Undue Influence and Estate Planning – What You Need to Know
When we think of “Undue Influence”, we think of contested wills, families divided and older, vulnerable people exploited by self-interested relatives. Declaring undue influence is often used as a reason to contest a will or estate plan, but there are two ways to consider undue influence in estate planning.
If you’re the one drafting a will or estate plan, it’s important to avoid any ambiguity about your estate planning decisions and who may have influenced them. When you distribute an inheritance in a way that’s uneven, questions of undue influence may be raised, especially if the main beneficiaries of the inheritance are involved in the estate planning process to the exclusion of the others. Things you can do to ensure that your wishes appear crystal clear to others and free of undue influence include getting a formal assessment of your mental capabilities before you draft estate planning documents and making sure family members aren’t present at discussions about your will with your attorney. This last step may need to be so clear-cut that you should avoid being driven or accompanied to your attorney’s office by a family member or loved one benefiting from your will.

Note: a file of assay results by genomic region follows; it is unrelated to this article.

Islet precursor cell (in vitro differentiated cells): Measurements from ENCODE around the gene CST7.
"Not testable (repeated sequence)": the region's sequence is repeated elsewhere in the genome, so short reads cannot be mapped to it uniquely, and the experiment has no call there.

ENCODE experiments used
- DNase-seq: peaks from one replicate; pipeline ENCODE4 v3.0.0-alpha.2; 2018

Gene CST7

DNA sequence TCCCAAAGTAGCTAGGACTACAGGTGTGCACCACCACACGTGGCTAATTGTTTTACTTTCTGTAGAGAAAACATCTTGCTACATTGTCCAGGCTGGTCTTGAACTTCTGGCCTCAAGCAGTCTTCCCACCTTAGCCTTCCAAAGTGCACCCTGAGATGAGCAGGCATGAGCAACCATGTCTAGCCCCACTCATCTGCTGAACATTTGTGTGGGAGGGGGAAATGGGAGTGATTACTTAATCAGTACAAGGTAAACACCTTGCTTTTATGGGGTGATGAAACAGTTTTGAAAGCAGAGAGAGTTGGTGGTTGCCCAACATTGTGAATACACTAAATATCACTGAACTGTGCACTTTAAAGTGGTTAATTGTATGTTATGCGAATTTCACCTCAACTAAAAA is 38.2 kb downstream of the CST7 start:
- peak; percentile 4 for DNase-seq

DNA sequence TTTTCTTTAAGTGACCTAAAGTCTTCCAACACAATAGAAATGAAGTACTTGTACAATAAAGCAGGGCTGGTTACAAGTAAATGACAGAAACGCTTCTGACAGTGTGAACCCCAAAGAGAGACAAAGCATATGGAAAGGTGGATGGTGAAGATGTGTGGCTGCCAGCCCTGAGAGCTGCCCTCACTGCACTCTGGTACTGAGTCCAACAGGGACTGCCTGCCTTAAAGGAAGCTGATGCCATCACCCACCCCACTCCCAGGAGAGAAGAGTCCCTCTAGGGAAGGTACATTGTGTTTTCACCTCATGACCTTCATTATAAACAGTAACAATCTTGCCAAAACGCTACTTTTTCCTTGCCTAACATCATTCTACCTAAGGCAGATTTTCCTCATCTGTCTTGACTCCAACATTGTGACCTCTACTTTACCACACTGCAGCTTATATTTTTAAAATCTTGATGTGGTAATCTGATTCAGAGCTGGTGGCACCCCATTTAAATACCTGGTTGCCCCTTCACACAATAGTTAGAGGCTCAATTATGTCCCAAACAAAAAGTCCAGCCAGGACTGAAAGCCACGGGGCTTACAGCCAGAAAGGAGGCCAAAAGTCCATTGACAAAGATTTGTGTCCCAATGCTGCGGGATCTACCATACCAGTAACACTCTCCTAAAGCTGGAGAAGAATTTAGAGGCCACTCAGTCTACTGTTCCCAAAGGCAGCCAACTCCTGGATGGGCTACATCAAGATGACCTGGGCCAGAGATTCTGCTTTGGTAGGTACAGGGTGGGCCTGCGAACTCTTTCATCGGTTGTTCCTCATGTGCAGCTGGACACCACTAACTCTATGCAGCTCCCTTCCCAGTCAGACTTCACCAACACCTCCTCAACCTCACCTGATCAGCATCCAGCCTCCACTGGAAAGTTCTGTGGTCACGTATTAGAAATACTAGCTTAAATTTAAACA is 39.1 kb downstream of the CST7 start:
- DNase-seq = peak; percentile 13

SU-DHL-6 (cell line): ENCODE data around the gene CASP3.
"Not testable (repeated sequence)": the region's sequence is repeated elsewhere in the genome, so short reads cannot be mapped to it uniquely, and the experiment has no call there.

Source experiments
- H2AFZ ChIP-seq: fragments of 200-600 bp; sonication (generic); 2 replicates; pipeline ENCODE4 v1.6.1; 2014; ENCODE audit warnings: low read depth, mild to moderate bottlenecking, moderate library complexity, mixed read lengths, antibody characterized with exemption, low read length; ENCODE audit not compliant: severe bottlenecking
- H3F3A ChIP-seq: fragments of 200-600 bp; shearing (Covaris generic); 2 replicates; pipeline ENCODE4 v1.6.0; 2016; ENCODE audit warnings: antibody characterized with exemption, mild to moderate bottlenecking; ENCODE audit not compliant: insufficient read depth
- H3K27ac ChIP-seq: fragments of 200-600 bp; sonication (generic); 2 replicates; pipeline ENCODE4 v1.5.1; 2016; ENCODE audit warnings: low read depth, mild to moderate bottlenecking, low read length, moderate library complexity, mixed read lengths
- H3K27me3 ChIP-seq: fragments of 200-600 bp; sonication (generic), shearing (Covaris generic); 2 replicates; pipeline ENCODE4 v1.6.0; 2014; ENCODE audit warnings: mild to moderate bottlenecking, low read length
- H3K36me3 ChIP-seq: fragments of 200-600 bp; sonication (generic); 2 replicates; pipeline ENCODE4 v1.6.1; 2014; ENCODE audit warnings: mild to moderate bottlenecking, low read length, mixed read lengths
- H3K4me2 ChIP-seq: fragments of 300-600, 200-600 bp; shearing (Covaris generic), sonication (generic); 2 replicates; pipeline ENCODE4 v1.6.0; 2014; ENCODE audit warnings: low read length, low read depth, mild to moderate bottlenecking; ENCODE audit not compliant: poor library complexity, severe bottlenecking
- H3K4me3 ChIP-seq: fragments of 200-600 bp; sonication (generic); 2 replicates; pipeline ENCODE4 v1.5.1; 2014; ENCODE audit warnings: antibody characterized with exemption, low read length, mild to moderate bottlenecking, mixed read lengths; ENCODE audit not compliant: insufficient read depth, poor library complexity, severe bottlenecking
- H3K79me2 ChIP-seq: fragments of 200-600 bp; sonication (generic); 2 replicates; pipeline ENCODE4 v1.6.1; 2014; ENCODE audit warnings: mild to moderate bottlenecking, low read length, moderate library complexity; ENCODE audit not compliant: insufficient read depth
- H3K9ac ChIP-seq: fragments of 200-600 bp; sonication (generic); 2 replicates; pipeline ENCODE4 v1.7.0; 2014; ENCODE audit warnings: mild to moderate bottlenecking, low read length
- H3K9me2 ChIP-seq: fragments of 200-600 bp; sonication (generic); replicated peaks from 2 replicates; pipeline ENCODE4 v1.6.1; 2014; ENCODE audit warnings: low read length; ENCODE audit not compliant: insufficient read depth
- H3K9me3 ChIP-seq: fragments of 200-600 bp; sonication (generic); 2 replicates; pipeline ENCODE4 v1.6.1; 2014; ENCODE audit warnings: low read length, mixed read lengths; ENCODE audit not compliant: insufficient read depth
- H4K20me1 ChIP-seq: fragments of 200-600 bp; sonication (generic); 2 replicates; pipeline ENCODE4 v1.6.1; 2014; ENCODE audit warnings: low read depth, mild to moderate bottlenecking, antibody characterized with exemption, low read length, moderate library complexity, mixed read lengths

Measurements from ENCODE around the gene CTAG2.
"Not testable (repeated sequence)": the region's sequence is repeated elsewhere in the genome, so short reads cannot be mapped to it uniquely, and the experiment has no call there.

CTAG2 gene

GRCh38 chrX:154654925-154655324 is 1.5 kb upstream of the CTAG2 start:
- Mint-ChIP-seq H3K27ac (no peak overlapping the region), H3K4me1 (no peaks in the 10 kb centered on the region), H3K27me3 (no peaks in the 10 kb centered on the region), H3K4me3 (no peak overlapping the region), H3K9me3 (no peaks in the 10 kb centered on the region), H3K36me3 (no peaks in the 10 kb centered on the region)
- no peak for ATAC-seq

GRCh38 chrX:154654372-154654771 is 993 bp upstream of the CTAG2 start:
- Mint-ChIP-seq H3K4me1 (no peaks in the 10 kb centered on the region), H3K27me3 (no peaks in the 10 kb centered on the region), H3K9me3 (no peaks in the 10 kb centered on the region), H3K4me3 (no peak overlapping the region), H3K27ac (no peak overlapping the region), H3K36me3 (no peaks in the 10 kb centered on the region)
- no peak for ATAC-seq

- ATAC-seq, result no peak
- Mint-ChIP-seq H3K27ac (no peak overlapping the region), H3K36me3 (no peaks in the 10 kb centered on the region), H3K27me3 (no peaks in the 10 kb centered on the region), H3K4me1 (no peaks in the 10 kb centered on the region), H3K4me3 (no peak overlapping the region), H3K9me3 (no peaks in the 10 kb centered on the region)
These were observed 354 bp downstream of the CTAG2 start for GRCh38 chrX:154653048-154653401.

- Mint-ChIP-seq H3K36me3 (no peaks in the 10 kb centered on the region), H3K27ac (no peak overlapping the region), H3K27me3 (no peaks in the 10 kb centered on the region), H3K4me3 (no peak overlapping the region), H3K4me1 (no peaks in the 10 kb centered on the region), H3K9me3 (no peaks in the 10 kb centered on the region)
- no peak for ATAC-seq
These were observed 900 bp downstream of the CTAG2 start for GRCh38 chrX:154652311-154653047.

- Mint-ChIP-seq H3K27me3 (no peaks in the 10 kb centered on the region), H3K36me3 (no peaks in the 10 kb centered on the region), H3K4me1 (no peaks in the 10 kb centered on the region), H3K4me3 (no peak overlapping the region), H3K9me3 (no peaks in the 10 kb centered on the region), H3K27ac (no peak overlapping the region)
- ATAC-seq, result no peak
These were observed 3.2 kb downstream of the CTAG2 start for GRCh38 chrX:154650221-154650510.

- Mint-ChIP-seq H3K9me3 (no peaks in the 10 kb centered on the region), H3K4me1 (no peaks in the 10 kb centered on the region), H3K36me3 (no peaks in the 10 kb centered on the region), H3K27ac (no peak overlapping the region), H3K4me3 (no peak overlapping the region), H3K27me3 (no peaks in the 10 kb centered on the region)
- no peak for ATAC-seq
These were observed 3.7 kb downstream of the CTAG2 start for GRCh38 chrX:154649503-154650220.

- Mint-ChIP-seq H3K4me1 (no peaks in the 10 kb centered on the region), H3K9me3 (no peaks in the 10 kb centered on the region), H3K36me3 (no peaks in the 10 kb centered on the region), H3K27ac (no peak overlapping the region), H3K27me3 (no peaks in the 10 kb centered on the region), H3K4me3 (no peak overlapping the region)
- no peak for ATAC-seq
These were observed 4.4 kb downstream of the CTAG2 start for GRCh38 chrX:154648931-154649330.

If you are a family member that suspects undue influence, there are three things you need to be able to prove: firstly, that the affected family member or loved one was acting in an unusual way when he or she allotted property in the estate plan, secondly that the loved one or family member was frail, old, mentally incapable or in some way vulnerable to influence, and thirdly that the person who is alleged to have been the influencer had the opportunity to do so. In general the burden of proof in this situation is on the person or people who are asserting undue influence. Sometimes it works the other way, for example if the alleged influencer had a fiduciary relationship with the relative or loved one. This could include a child, spouse or agent under a power of attorney.
Some signs of undue influence include evidence of coercion or harassment, and also attempts to isolate the loved one or relative from other family members or friends.
If you suspect undue influence or want to protect a will from being contested on grounds of undue influence, contact Attorney Sheryl Dennis. Attorney Dennis is highly experienced in the areas of estate planning and elder law. She can help you draft a will in which your wishes are clearly outlined or discuss with you the best way to challenge suspected undue influence. Please contact Fields, Dennis & Cooper today, to see how Attorney Dennis can help.